Later, there was a surprise occurrence of the Bernoulli factory in a talk by Radu Herbei on Gaussian process priors with accept-reject algorithms, leading to exact MCMC, although the computing implementation remains uncertain. And several discussions during the poster session, incl. one on the planning of a 2021 workshop in Oaxaca centred on objective Bayes advances as we received acceptance of our proposal by BIRS today!

On Day 2, David Blei gave a plenary introduction to variational Bayes inference and latent Dirichlet allocations, somewhat too introductory for my taste although other participants enjoyed this exposition. He also mentioned a recent JASA paper on the frequentist consistency of variational Bayes that I should check. Speaking later with PhD students, they really enjoyed this opening on an area they did not know that well.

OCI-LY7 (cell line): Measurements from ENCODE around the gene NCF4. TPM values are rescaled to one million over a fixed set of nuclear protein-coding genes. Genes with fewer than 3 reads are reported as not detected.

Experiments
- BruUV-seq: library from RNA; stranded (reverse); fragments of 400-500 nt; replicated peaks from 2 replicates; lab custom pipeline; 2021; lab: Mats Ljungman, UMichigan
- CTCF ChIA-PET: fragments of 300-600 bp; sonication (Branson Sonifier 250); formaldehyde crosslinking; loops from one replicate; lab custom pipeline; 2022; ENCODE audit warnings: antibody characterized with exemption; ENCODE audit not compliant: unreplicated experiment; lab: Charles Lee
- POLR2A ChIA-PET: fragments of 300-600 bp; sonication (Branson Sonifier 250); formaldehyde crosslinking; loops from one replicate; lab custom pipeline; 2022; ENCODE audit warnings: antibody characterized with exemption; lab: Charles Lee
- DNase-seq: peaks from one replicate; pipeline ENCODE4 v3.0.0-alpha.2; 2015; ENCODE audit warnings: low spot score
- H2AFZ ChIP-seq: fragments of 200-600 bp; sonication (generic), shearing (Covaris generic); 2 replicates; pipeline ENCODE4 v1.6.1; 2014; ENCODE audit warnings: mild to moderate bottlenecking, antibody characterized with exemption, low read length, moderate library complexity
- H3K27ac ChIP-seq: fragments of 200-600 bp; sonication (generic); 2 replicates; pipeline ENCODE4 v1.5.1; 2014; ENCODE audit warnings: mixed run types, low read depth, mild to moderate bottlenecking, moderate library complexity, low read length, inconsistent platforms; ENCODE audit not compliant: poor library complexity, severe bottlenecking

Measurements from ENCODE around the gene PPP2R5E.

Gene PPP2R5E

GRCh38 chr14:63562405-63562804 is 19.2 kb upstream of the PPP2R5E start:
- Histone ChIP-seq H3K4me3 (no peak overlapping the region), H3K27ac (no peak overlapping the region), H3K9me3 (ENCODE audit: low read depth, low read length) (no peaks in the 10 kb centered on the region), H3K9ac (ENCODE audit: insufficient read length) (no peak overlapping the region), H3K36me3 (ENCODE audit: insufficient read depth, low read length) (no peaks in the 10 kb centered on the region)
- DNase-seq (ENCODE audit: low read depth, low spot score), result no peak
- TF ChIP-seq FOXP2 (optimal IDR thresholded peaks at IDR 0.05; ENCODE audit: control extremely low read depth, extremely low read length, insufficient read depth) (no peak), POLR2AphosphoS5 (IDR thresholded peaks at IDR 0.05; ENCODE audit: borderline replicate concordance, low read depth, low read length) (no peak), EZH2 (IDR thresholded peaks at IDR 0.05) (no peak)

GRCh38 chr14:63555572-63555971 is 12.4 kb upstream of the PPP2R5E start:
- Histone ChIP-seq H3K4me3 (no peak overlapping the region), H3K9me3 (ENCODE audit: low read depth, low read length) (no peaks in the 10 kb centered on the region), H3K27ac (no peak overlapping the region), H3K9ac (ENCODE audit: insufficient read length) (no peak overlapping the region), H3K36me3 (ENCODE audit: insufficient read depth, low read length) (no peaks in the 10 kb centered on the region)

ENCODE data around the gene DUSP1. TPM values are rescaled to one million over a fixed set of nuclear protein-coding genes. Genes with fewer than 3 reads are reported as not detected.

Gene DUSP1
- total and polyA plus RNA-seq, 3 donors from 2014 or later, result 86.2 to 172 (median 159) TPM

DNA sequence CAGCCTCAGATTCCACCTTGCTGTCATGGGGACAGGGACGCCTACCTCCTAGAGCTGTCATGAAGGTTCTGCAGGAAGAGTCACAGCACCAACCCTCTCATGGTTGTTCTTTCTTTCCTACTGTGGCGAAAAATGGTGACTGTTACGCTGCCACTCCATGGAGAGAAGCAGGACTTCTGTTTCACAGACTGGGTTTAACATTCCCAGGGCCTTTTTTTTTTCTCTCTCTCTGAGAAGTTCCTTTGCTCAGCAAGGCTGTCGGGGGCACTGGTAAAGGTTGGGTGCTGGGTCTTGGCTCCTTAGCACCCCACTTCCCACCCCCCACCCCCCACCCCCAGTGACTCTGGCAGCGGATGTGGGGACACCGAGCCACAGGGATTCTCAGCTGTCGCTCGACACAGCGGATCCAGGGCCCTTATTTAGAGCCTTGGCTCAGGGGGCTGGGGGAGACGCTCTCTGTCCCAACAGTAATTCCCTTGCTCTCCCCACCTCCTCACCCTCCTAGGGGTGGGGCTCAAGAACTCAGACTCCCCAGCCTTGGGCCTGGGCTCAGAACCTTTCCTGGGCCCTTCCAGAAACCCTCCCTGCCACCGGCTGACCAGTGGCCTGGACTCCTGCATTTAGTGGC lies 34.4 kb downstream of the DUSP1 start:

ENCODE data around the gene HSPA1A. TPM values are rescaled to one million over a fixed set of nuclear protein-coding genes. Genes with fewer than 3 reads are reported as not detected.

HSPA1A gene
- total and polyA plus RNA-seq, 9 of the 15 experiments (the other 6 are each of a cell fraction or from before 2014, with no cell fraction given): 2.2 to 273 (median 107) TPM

A talk by Kengo Kamatani (whom I visited last summer) on improved ergodicity rates for heavy tailed targets and Crank-NIcholson modifications to the random walk proposal (which uses an AR(1) representation instead of the random walk). With the clever idea of adding the scale of the proposal as an extra parameter with a prior of its own. Gaining one order of magnitude in the convergence speed (i.e. from d to 1 and from d² to d, where d is the dimension), which is quite impressive (and just published in JAP).Veronica Rockova linked Bayesian variable selection and machine learning via ABC, with conditions on the prior for model consistency. And a novel approach using part of the data to learn an ABC partial posterior, which reminded me of the partial  Bayes factors of the 1990’s although it is presumably unrelated. And a replacement of the original rejection ABC via multi-armed bandits, where each variable is represented by an arm, called ABC Bayesian forests. Recalling the simulation trick behind Thompson’s approach, reproduced for the inclusion or exclusion of variates and producing a fixed estimate for the (marginal) inclusion probabilities, which makes it sound like a prior-feeback form of empirical Bayes. Followed by a talk of Gregor Kastner on MCMC handling of large time series with specific priors and a massive number of parameters.